"Now we had better take in some sail," said the old sailor. "The yachts are pretty thick around here and we will miss the Flyaway without half trying unless we are careful."

By the time it was dark they were pretty well down the water front of the metropolis. A consultation was held, and it was decided to lower the mainsail and topsail and leave only the jib flying.

"We can't go much further to-night, anyway," said Harris. "I don't know but what it may be as well to tie up somewhere."

"We'll have to do that unless we can catch some sort of clew," responded Dick gloomily. "If they have taken her to some place in New York we'll have a big job to find her."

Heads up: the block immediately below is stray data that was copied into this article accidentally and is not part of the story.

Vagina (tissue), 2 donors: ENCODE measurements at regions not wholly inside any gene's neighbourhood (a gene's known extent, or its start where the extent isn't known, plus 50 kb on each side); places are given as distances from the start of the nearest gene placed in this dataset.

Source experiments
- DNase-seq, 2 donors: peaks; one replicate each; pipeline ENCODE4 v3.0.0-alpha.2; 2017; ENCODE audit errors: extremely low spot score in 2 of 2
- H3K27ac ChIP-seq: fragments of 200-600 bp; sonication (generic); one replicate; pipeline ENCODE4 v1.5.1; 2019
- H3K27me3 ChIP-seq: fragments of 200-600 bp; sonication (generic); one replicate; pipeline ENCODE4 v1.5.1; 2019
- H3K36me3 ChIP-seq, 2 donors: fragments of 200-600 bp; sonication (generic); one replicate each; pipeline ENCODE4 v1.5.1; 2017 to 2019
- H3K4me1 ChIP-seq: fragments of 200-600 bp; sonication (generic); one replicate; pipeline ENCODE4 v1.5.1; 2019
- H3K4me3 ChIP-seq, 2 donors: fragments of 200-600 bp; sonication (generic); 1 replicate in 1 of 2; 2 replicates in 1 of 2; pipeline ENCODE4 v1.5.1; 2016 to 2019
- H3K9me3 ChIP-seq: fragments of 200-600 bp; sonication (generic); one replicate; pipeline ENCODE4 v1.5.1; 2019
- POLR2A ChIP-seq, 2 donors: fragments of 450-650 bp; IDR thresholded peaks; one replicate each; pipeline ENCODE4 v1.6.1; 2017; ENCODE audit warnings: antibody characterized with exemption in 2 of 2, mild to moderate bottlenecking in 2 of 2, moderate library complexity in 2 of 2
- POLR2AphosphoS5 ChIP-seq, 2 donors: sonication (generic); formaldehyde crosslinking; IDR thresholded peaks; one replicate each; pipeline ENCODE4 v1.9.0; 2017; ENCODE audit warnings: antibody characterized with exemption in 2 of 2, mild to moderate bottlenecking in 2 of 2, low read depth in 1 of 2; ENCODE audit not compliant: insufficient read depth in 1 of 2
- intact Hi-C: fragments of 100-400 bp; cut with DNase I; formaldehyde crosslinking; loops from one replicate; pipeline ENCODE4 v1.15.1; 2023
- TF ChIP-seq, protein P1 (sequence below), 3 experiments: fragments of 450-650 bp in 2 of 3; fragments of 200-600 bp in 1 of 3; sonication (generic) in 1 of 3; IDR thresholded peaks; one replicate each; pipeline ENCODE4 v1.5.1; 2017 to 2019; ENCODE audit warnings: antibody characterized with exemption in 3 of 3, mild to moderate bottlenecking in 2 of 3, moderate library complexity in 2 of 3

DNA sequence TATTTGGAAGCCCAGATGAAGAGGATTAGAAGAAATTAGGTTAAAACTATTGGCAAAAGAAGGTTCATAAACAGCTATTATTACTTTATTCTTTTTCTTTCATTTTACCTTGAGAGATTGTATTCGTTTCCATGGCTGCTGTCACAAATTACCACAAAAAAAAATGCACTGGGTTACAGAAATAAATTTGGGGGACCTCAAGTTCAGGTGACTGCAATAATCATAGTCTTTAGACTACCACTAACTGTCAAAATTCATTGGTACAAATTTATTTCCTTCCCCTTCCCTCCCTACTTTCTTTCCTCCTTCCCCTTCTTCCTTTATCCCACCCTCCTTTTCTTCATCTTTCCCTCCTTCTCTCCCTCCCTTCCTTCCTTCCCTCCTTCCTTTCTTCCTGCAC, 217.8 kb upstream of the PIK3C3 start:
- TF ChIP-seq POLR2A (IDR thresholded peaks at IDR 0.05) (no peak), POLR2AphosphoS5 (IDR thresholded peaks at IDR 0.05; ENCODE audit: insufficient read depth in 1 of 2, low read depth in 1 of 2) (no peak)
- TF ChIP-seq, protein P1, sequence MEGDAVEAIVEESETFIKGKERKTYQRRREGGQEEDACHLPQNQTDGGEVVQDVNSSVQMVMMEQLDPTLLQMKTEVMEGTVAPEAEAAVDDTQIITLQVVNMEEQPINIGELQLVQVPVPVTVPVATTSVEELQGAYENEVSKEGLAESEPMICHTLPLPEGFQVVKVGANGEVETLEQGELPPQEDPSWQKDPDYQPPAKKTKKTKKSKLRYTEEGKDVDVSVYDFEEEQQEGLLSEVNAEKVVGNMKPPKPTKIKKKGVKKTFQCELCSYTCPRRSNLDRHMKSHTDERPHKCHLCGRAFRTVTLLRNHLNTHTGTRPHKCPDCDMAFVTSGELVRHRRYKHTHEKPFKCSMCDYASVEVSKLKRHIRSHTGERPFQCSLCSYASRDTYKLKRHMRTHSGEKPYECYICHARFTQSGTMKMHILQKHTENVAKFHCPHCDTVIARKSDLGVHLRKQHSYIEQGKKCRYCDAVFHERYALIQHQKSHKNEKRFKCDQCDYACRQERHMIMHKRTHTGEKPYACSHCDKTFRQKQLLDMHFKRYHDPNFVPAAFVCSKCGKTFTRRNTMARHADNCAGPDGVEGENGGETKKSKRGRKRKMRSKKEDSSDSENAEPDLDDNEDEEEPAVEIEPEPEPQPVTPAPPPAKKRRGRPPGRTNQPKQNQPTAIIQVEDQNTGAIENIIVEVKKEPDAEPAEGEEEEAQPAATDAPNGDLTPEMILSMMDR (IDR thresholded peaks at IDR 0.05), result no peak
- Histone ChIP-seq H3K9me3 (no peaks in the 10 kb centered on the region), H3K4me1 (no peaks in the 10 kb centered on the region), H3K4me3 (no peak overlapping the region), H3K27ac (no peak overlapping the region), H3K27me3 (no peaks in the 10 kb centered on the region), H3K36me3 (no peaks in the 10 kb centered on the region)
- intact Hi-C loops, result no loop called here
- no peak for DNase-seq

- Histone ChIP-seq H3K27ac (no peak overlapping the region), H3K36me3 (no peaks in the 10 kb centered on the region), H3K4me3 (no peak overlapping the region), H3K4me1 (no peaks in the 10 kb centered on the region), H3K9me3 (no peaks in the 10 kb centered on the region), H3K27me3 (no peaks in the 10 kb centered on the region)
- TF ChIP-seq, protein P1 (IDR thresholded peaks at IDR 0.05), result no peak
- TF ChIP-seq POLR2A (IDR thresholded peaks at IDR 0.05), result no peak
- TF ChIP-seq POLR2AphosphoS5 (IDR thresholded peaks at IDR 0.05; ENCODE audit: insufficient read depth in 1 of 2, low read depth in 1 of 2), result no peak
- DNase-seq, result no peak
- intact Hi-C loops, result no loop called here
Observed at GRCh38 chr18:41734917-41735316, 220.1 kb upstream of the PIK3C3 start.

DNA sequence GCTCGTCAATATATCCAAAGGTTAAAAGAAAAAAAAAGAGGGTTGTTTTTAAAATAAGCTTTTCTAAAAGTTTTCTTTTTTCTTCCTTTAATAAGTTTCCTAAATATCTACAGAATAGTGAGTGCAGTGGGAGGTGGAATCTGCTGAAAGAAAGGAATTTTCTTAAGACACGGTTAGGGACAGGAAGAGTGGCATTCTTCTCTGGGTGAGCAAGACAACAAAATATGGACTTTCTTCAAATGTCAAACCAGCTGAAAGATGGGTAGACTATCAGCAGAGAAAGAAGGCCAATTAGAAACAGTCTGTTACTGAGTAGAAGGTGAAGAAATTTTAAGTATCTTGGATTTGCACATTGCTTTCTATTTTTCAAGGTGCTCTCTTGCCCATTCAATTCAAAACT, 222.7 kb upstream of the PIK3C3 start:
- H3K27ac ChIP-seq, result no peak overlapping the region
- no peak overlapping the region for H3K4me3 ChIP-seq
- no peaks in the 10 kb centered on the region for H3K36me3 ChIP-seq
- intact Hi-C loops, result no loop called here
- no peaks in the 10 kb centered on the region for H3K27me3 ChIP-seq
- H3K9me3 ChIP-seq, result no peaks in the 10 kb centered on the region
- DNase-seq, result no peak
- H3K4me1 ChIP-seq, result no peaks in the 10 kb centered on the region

A half-hour passed, and they were on the point of turning in at a dock when Tom gave a cry.

"Look! look!"

"What's up, Tom!" came from Dick and Sam simultaneously.

"Is that the Flyaway?"

All gave a look and saw a large yacht moving away from a dock just below where they had thought to stop.

"Call Harris!" cried Dick, and Sam ran to the cabin for the sailor, who had just gone below.

"I reckon that's our boat," said Martin Harris, after a quick look.

"Hark!" cried Dick, and held up his hand.

"That's Dan Baxter's voice, just as sure as fate."

"I believe you," returned Sam. "Come, we can run her down in no time."

As quickly as it could be accomplished the course of the Searchlight was changed.

But the tall buildings of the city cut off a good deal of wind, and it took several minutes before they could get their sails filled.